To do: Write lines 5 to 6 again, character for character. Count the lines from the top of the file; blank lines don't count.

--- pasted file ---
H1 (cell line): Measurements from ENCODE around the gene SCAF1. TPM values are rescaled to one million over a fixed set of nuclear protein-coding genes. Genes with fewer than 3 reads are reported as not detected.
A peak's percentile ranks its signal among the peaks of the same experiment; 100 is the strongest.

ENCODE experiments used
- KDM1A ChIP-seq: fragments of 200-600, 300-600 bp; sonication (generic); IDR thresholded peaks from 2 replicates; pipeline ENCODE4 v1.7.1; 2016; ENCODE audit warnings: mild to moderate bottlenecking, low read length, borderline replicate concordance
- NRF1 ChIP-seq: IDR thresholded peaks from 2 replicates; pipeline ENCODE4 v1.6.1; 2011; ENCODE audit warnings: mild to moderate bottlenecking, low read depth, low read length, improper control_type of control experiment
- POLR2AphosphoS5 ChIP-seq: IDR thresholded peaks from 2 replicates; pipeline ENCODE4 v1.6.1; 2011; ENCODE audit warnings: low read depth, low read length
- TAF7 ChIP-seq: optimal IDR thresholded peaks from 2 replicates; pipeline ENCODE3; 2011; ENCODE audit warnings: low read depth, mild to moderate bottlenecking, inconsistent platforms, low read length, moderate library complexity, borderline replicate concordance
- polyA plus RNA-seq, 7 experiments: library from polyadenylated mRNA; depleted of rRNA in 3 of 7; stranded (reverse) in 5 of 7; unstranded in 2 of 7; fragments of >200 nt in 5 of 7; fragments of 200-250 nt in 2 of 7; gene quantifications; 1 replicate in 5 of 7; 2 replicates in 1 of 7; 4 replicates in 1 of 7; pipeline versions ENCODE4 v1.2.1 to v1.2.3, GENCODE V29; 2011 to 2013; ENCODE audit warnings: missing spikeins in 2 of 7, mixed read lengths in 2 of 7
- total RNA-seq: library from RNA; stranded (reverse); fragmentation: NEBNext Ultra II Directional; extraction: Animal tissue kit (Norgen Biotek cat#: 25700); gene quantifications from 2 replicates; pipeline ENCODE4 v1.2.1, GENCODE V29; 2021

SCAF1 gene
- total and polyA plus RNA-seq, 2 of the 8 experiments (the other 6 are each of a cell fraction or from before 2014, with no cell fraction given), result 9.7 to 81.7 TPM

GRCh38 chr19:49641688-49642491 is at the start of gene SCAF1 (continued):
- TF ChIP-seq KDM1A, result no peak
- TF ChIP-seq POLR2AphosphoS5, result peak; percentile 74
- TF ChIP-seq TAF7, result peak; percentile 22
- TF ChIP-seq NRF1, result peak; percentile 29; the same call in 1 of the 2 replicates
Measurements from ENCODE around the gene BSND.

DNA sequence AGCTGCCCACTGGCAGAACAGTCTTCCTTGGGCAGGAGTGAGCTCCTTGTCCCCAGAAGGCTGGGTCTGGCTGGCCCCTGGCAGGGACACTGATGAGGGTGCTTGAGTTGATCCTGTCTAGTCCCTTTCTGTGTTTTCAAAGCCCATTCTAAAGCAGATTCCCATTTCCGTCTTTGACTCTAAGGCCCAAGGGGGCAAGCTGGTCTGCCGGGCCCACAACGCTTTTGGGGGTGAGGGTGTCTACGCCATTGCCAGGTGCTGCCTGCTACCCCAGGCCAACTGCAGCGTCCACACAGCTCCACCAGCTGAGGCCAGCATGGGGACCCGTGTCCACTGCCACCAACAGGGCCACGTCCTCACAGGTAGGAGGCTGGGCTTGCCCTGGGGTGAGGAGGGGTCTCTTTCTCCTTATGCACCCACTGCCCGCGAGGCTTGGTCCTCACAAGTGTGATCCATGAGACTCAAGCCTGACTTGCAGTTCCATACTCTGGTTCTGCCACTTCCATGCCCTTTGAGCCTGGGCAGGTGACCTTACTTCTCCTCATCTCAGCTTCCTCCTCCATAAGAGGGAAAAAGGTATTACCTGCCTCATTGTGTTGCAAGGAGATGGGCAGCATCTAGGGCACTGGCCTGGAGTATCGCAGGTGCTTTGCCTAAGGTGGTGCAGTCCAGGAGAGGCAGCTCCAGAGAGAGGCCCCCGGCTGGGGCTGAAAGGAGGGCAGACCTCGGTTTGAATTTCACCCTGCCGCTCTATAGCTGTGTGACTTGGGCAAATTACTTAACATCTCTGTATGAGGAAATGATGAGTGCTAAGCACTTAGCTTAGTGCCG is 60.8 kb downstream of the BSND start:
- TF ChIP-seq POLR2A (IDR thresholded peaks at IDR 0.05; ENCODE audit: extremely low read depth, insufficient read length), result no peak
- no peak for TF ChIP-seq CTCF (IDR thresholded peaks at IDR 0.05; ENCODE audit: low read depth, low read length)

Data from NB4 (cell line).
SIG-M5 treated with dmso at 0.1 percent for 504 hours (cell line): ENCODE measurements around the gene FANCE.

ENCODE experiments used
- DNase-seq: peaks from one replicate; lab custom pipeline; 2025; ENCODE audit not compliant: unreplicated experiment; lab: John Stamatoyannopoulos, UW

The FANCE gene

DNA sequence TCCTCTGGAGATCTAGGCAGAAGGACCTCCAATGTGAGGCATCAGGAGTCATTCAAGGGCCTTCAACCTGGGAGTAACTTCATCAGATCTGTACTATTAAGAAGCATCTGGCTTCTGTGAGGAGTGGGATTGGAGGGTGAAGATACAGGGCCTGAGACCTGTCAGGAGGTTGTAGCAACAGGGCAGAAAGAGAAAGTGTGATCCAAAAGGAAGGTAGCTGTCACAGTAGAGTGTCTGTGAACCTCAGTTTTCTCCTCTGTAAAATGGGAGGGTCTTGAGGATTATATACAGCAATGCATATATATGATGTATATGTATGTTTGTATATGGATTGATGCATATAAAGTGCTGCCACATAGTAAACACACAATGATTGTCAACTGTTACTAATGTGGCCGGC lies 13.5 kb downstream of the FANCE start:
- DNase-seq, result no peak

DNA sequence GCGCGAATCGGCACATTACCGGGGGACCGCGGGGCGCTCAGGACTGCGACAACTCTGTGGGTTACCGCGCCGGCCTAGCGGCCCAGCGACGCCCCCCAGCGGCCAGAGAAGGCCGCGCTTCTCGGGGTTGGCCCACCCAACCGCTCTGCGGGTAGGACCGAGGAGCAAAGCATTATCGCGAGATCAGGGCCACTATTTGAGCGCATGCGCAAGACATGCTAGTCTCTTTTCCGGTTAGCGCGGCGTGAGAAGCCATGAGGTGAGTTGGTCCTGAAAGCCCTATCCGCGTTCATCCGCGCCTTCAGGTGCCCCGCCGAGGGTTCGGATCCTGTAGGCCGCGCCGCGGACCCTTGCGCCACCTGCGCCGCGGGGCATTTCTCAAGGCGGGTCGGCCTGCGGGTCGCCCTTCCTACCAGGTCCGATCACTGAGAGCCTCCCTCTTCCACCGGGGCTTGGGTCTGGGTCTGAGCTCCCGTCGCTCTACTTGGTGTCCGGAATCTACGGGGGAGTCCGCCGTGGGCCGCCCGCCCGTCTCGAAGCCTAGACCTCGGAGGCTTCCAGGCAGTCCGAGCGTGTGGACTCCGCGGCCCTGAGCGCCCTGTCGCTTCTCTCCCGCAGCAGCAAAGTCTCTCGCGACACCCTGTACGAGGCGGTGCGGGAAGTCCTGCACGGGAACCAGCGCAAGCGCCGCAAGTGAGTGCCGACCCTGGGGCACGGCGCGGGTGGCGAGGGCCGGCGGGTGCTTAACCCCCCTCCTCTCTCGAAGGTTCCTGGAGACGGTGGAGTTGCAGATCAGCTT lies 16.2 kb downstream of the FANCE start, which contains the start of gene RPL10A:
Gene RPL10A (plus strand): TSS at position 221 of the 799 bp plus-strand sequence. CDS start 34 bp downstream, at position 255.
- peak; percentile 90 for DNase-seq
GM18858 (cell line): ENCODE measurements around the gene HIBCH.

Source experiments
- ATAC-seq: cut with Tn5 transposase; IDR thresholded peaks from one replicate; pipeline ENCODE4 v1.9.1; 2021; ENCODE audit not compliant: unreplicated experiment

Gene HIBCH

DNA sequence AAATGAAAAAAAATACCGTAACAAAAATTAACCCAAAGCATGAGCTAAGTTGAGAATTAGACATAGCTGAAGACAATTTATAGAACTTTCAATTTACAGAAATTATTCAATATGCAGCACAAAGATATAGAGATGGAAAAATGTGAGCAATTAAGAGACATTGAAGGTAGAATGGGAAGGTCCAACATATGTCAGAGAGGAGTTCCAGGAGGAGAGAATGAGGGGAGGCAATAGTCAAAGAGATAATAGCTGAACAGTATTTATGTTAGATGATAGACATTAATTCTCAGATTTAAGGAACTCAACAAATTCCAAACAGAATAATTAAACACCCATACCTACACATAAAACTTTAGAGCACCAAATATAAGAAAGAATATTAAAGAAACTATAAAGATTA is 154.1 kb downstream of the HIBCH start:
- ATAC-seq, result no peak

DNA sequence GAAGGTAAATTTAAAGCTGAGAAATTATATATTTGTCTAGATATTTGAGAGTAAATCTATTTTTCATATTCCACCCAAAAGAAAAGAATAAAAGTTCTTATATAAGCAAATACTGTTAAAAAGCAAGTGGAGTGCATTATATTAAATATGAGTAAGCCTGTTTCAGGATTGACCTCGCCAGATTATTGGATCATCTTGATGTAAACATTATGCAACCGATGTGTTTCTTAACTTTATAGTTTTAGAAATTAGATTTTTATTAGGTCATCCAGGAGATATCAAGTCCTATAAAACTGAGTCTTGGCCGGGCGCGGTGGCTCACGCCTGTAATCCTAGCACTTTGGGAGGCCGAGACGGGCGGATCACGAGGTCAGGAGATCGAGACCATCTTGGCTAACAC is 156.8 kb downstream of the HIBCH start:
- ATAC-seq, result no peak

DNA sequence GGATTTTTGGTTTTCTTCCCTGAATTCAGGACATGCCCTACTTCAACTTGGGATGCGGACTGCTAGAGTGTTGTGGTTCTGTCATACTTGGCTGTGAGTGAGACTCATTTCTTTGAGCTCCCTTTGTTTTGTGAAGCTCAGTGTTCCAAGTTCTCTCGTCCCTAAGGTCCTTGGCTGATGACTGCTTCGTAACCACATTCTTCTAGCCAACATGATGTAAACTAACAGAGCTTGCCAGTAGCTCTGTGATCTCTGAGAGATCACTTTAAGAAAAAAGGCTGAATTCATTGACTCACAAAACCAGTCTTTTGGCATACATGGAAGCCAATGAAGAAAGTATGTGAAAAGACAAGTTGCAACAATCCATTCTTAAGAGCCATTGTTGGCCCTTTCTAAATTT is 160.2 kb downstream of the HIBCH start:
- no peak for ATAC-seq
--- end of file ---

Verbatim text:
- NRF1 ChIP-seq: IDR thresholded peaks from 2 replicates; pipeline ENCODE4 v1.6.1; 2011; ENCODE audit warnings: mild to moderate bottlenecking, low read depth, low read length, improper control_type of control experiment
- POLR2AphosphoS5 ChIP-seq: IDR thresholded peaks from 2 replicates; pipeline ENCODE4 v1.6.1; 2011; ENCODE audit warnings: low read depth, low read length